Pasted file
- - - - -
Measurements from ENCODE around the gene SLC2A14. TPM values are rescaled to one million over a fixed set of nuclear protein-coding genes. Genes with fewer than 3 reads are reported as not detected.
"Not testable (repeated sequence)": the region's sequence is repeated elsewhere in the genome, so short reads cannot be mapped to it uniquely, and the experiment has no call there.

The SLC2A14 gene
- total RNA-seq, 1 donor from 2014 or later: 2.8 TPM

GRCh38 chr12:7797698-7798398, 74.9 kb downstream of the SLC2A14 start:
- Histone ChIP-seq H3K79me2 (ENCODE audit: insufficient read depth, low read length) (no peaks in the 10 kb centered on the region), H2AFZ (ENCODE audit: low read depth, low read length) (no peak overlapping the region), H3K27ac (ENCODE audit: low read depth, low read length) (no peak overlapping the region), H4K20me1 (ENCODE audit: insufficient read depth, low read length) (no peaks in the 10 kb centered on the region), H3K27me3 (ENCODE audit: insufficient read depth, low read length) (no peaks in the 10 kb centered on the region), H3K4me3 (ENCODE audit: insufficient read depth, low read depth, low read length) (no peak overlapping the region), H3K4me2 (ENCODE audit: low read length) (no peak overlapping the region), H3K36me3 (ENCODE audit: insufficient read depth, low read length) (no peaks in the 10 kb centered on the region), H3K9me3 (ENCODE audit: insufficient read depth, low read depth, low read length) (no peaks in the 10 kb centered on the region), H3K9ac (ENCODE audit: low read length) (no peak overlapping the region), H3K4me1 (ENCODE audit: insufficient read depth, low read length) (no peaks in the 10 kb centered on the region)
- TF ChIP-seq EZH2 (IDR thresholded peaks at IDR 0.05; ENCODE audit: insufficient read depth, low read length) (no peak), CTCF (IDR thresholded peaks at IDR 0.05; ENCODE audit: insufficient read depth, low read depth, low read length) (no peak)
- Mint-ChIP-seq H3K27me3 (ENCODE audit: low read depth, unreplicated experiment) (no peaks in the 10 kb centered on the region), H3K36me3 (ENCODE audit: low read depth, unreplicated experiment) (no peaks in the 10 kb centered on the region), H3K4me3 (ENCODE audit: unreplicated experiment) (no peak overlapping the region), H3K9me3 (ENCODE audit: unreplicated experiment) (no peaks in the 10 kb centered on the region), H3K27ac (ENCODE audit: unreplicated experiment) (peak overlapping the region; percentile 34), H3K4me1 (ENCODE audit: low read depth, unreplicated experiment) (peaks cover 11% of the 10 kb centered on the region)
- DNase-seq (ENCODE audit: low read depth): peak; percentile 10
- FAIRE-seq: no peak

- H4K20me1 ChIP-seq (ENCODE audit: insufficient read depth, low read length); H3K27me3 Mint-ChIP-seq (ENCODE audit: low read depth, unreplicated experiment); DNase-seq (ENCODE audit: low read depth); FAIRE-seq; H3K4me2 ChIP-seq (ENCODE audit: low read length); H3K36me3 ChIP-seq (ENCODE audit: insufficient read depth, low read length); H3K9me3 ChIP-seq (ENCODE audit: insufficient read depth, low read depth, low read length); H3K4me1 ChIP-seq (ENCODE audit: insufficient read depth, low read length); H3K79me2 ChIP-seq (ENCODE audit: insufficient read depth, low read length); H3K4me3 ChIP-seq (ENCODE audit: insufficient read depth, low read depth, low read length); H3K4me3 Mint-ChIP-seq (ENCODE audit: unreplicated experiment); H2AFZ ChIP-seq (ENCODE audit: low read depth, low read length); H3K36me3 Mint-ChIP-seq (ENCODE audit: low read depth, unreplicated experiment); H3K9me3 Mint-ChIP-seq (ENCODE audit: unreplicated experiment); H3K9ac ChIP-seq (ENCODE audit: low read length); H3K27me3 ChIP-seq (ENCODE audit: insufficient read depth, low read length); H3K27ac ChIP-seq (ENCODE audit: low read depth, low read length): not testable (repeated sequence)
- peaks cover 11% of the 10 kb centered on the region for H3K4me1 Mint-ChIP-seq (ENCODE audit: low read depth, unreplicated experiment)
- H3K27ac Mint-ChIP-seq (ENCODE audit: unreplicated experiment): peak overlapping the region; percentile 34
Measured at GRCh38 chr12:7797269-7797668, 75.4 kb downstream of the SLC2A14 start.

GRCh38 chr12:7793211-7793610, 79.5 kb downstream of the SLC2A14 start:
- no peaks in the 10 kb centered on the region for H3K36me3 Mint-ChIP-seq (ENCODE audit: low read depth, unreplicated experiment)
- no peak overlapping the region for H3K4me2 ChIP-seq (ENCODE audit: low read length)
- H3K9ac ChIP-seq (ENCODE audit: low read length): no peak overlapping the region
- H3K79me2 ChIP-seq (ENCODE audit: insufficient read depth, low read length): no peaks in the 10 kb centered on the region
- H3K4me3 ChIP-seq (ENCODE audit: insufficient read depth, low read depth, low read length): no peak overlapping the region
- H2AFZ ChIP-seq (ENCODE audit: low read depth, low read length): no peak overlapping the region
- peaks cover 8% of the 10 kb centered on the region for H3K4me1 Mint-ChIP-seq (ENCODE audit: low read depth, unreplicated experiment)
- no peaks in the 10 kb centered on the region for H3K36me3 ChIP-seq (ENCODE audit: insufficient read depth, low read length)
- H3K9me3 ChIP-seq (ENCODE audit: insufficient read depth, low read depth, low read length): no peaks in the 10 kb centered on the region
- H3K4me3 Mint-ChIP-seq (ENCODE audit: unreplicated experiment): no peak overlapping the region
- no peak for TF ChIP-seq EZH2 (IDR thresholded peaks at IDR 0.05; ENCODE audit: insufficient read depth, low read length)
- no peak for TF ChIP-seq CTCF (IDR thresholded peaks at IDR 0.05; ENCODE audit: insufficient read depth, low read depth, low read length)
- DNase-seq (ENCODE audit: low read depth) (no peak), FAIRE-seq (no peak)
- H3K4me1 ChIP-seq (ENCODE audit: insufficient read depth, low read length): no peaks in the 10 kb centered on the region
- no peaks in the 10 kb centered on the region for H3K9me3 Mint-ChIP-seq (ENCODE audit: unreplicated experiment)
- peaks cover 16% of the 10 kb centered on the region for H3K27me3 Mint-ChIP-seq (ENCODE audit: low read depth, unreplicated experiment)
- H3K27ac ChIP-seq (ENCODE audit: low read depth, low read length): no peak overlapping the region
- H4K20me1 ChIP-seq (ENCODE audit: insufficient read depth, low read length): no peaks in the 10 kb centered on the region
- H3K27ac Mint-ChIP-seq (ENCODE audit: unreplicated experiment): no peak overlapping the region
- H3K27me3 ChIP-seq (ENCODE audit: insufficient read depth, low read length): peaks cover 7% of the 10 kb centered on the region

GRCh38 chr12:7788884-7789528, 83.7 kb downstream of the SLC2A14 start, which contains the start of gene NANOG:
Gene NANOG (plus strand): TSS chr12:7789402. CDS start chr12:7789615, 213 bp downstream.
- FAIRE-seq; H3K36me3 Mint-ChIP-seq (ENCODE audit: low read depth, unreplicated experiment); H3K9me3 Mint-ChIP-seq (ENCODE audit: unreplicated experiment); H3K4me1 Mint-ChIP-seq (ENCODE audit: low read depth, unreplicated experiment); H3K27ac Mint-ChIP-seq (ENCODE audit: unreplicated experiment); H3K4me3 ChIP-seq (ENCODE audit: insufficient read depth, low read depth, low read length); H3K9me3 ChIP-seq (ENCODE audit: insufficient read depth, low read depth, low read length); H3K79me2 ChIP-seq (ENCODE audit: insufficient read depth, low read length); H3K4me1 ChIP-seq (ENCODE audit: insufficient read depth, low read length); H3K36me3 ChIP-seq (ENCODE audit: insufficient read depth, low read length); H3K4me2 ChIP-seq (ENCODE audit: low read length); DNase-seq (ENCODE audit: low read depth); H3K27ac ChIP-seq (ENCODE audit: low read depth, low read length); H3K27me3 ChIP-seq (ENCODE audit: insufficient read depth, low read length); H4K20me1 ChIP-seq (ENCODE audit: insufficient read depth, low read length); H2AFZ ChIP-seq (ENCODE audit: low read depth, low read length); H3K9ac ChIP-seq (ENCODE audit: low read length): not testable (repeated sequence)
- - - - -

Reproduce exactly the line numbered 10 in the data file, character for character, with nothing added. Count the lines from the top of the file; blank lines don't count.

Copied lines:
- FAIRE-seq: no peak